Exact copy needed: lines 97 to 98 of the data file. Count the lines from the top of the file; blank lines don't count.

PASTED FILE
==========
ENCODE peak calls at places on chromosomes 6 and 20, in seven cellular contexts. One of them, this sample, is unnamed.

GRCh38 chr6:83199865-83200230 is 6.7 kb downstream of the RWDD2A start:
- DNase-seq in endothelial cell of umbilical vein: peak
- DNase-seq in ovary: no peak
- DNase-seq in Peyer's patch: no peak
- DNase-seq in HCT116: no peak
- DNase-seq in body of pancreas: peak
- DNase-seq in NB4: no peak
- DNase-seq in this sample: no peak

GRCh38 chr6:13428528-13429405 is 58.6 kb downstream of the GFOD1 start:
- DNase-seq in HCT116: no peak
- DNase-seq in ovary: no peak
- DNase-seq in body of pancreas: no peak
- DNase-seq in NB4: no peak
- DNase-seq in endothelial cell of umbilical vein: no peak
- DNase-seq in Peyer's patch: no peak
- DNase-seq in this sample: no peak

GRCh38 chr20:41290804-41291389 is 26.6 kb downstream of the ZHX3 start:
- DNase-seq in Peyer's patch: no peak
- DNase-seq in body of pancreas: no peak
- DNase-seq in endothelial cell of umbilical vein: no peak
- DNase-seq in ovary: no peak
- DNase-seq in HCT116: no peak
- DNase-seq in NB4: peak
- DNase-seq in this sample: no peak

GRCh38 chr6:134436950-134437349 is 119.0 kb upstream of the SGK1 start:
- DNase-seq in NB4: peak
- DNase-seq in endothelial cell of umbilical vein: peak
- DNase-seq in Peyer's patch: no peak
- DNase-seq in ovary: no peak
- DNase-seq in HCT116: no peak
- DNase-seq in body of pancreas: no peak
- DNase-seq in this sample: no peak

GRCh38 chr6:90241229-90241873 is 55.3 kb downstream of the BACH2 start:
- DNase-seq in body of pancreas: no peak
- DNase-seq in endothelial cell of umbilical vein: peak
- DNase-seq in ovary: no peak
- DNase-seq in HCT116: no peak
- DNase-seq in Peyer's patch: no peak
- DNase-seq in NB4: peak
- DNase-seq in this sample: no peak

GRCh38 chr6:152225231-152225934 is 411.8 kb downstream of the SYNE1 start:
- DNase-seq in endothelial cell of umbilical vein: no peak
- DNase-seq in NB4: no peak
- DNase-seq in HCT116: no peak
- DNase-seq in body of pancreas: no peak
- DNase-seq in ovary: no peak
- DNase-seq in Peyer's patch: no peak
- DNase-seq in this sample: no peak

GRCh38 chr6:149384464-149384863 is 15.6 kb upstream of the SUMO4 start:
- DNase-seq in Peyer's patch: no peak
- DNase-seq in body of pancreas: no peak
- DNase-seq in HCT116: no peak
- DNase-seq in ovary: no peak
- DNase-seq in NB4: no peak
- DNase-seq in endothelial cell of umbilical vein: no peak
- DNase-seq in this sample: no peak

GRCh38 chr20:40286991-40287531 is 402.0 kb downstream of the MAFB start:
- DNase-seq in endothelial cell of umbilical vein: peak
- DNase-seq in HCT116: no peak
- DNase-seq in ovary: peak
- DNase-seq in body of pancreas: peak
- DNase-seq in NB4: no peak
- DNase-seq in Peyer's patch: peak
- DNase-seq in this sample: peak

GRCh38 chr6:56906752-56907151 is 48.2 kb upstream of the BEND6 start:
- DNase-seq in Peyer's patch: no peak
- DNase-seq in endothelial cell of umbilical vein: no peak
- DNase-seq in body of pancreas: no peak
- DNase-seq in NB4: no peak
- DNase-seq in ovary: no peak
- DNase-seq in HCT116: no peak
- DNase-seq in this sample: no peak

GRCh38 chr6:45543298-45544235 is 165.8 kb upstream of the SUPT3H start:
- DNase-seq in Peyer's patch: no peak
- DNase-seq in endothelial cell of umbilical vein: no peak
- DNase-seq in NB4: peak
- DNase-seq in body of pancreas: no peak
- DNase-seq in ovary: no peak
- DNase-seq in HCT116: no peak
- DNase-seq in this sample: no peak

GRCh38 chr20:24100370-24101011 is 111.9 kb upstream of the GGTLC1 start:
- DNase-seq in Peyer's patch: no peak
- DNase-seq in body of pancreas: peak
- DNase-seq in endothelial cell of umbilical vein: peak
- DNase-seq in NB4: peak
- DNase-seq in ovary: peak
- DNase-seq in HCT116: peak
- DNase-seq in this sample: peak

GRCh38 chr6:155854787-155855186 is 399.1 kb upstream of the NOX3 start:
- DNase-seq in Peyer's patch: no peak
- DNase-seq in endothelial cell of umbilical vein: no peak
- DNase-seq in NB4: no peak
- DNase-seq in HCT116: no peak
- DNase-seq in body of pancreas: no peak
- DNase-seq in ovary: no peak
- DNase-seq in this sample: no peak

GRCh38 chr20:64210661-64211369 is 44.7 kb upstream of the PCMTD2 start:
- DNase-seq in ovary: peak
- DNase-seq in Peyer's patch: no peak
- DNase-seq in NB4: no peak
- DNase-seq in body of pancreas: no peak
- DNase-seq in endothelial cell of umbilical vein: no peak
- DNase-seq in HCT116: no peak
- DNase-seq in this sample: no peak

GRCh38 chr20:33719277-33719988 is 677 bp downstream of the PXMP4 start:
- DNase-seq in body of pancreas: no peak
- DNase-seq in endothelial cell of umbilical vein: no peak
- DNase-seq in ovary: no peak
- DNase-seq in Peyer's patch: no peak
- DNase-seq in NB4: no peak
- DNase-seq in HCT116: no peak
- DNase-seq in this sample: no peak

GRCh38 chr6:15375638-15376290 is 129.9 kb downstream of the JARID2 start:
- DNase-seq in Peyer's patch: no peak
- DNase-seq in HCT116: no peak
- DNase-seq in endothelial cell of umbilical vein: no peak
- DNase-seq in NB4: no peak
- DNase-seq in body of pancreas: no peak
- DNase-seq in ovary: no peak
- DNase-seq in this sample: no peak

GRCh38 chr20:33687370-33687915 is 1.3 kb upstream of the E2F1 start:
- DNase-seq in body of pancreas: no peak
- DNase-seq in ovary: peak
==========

- DNase-seq in this sample: no peak

GRCh38 chr20:64210661-64211369 is 44.7 kb upstream of the PCMTD2 start: